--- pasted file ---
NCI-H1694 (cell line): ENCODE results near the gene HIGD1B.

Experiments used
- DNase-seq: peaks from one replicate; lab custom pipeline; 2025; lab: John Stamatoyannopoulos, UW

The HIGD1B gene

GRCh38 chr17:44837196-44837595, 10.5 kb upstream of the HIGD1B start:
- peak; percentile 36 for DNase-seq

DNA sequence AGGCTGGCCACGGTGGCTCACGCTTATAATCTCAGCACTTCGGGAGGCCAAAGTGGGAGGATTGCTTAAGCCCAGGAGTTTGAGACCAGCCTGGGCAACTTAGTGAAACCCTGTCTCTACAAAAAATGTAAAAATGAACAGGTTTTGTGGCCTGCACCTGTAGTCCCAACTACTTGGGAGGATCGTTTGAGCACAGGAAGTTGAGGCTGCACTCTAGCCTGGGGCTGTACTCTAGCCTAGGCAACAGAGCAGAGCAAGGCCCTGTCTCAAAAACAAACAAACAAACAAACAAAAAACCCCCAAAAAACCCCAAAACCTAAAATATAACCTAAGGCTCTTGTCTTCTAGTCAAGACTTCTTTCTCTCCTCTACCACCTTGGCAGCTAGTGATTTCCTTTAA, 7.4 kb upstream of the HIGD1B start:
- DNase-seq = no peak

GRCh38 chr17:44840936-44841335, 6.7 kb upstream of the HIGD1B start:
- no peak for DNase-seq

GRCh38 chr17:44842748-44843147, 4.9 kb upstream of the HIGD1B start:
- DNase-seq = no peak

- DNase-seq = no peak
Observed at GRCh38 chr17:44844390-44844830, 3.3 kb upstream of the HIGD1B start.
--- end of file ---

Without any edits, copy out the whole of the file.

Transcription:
NCI-H1694 (cell line): ENCODE results near the gene HIGD1B.

Experiments used
- DNase-seq: peaks from one replicate; lab custom pipeline; 2025; lab: John Stamatoyannopoulos, UW

The HIGD1B gene

GRCh38 chr17:44837196-44837595, 10.5 kb upstream of the HIGD1B start:
- peak; percentile 36 for DNase-seq

DNA sequence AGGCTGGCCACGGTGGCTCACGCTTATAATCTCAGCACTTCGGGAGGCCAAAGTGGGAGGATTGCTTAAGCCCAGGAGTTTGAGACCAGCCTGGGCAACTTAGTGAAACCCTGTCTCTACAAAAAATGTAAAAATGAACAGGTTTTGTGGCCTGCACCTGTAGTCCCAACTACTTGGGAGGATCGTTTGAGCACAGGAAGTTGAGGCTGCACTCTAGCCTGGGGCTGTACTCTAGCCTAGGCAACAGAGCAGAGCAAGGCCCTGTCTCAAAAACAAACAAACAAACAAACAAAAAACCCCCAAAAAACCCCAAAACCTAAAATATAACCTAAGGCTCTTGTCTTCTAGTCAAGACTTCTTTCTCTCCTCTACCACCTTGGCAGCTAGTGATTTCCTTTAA, 7.4 kb upstream of the HIGD1B start:
- DNase-seq = no peak

GRCh38 chr17:44840936-44841335, 6.7 kb upstream of the HIGD1B start:
- no peak for DNase-seq

GRCh38 chr17:44842748-44843147, 4.9 kb upstream of the HIGD1B start:
- DNase-seq = no peak

- DNase-seq = no peak
Observed at GRCh38 chr17:44844390-44844830, 3.3 kb upstream of the HIGD1B start.